LA Times OP-ed Columnist Meghan Daum has an issue with an entire generation. She complains that the media attention on baby boomers is stealing the limelight from the GenXers. She goes so far as to suggest that she’ll look forward to 2050:
“And on and on it will go until, say, 2050, when, if they’re lucky, the last of the boomers will be living out their days in the Young at Heart Chorus. Something tells me they’ll bring a little something extra to ‘Should I Stay or Should I Go?'”
I think Meghan is a whiny spoiled brat who needs to chill a little. Who gave her a pen anyway?
When I was in the 6th grade I had a friend (fittingly named Eugenia) who introduced me to romance (mostly gothic) novels. I began with Phyllis A. Whitney who, I just discovered, passed away earlier this year. I then moved on to Victoria Holt and all of her pseudonyms. Eventually I read some of the Brontës’ work. I never read Jane Austen.
One trait most of the women in these novels possesses is a sharp tongue and the habit of provoking bantering conversation with all men, but mostly the men they were interested in romantically. Being relatively sheltered and shy, I didn’t have much opportunity to converse with males other than my relatives, so I didn’t really know how to talk to them, especially guys I was interested in. So I took a cue from the romance novels I read and, in my imaginary conversations with guys, carried on sharp-witted banter with them in my head. Oh, I was witty. My fictitious retorts to imagined flirtations were brilliant.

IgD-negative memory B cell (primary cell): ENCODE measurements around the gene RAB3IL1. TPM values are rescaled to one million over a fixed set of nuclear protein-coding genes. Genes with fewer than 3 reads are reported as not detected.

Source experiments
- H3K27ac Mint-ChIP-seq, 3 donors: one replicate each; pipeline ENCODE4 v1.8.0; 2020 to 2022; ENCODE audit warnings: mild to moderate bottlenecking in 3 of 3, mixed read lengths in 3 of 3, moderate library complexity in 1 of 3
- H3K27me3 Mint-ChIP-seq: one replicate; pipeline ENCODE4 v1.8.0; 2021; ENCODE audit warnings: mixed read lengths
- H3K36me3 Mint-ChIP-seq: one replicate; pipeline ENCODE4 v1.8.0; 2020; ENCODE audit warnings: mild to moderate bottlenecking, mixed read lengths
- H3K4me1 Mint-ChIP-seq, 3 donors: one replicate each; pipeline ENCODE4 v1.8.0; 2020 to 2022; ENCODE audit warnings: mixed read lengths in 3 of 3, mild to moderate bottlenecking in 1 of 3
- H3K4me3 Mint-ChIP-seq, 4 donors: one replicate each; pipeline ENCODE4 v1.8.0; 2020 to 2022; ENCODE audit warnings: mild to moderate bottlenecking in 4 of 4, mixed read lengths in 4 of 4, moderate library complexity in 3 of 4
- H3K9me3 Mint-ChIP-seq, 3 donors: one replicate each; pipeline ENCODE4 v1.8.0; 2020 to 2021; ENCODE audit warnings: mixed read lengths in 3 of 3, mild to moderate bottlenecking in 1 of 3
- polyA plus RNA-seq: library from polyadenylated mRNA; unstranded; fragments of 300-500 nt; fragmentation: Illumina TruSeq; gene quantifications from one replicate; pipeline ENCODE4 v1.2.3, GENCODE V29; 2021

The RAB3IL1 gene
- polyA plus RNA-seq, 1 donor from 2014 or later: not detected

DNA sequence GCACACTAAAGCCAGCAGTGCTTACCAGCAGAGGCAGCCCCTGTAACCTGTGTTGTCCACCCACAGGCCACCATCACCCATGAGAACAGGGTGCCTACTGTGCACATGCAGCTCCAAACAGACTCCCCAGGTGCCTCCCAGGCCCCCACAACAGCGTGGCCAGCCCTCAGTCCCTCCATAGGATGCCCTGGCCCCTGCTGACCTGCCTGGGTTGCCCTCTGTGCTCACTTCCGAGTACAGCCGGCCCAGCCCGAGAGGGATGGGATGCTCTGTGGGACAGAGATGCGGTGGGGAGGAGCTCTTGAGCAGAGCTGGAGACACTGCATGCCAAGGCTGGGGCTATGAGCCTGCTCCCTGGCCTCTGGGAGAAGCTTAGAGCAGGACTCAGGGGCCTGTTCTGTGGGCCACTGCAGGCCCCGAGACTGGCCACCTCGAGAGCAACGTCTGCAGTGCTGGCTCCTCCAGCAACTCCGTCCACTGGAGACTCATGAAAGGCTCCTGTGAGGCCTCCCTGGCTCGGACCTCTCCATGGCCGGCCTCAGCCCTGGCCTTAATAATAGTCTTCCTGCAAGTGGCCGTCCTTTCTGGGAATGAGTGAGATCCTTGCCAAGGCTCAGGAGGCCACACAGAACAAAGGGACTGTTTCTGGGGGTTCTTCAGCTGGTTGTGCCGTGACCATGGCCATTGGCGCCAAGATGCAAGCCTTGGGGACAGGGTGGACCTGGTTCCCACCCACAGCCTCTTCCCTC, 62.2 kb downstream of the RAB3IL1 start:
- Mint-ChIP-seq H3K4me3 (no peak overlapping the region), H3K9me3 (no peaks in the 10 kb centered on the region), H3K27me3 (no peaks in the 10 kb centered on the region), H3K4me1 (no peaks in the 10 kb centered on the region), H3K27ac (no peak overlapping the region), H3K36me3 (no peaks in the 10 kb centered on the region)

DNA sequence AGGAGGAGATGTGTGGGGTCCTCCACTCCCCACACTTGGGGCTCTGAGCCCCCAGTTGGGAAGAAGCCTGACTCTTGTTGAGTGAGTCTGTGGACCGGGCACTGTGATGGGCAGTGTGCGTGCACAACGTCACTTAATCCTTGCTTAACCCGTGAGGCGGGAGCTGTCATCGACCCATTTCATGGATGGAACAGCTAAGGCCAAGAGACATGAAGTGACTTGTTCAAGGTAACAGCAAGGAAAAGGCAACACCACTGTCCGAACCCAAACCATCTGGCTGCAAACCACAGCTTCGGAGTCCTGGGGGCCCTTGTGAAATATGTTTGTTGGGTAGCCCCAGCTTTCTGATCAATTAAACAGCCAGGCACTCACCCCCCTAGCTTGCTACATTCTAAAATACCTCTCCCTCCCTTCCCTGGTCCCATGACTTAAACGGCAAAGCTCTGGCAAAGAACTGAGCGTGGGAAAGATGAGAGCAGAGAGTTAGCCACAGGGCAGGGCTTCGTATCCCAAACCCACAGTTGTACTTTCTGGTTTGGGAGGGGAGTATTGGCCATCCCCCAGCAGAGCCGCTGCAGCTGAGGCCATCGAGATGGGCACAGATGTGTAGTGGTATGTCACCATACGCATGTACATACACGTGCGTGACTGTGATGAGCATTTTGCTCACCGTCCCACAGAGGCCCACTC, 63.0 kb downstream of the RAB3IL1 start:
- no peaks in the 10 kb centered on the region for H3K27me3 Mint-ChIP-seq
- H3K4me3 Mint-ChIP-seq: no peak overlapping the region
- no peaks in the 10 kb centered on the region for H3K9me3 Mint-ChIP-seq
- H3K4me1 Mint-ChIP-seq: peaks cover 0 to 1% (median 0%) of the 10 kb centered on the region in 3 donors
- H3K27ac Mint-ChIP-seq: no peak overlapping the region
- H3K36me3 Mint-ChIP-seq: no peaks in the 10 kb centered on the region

My real conversations with guys wasn’t so successful. Either I’d blush and look down and stammer something unintelligible until they walked away, laughing; or I tried to be witty and the guys would look at me like I was insane. They never bantered back.
I didn’t realize that “normal” people didn’t talk like that. That it was just fiction. In fact, it wasn’t until the past ten years or so that I finally really understood that I was not going to find my perfect verbal sparring partner and that the banter I’d expected to experience just wasn’t going to be a reality in my life and, in fact, was a pretty annoying thing to listen to.
Clare and I started watching Becoming Jane last week. We got about a quarter of the way through it and couldn’t’ deal with the banter. Perhaps Jane Austen did talk like that. Perhaps men and women of the late 1700’s and early 1800’s bantered. Perhaps to be the ones bantering was exhilarating. But to listen to consistent banter? It’s downright irritating.